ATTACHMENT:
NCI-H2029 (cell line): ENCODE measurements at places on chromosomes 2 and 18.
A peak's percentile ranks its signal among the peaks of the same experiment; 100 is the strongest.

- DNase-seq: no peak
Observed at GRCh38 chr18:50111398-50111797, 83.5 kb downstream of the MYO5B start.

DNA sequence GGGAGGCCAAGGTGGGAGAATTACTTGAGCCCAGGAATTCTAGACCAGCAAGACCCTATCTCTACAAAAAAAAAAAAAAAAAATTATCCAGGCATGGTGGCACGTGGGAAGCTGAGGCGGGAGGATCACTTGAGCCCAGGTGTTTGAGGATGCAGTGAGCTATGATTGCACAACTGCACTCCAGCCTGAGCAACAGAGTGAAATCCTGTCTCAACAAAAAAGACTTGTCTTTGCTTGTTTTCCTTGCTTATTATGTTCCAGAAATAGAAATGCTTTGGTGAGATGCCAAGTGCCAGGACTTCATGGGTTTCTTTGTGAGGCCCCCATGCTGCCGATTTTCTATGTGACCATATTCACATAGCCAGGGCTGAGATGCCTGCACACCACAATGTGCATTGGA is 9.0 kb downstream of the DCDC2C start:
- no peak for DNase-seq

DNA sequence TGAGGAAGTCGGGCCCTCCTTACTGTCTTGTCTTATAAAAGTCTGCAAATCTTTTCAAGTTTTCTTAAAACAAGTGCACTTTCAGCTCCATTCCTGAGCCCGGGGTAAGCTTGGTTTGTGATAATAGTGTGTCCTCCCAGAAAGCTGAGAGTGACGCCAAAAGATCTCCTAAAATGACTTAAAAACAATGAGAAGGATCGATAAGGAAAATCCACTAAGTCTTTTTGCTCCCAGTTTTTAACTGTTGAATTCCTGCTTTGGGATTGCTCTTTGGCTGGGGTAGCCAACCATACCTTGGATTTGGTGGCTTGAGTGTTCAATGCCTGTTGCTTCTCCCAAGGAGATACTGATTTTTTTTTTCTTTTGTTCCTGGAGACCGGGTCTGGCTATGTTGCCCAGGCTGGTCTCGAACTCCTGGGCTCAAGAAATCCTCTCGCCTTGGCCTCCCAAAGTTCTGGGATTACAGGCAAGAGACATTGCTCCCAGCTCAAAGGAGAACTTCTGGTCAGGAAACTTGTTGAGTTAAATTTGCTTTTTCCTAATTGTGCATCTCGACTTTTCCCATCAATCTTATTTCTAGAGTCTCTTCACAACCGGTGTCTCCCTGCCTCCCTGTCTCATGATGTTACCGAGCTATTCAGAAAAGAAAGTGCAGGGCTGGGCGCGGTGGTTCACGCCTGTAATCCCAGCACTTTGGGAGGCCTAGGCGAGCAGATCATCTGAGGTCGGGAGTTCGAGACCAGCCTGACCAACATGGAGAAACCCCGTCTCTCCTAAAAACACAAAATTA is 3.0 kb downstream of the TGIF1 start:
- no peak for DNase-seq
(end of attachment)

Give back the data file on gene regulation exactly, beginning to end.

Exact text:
NCI-H2029 (cell line): ENCODE measurements at places on chromosomes 2 and 18.
A peak's percentile ranks its signal among the peaks of the same experiment; 100 is the strongest.

- DNase-seq: no peak
Observed at GRCh38 chr18:50111398-50111797, 83.5 kb downstream of the MYO5B start.

DNA sequence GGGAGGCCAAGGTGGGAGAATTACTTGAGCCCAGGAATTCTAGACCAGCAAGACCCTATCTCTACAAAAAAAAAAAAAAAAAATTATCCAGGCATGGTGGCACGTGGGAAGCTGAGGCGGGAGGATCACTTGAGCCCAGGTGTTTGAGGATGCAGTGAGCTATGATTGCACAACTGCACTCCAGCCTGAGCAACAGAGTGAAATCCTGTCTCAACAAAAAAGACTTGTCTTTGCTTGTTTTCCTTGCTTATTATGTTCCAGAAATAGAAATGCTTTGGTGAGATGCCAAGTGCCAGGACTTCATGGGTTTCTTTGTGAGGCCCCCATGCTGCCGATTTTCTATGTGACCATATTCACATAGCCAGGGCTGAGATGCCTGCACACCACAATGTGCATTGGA is 9.0 kb downstream of the DCDC2C start:
- no peak for DNase-seq

DNA sequence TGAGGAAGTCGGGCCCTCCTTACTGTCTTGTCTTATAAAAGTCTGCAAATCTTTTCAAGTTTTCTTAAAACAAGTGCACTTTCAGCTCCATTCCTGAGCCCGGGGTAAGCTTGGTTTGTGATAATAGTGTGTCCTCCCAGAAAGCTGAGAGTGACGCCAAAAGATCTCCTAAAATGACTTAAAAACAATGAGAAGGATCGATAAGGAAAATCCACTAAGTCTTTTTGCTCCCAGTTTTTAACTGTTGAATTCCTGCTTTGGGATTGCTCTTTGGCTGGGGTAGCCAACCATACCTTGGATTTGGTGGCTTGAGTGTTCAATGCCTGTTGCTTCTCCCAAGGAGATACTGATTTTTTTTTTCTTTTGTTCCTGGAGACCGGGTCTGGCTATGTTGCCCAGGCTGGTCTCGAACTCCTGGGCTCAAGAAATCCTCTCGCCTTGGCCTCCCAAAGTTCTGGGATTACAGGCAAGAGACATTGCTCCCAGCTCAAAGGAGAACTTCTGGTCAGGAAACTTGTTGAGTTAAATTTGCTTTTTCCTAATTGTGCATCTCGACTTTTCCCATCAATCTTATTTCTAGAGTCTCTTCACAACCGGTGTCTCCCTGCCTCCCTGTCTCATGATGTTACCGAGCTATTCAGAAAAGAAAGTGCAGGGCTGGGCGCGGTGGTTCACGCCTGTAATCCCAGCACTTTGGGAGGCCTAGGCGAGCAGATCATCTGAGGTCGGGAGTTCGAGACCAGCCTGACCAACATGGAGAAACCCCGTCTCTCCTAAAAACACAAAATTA is 3.0 kb downstream of the TGIF1 start:
- no peak for DNase-seq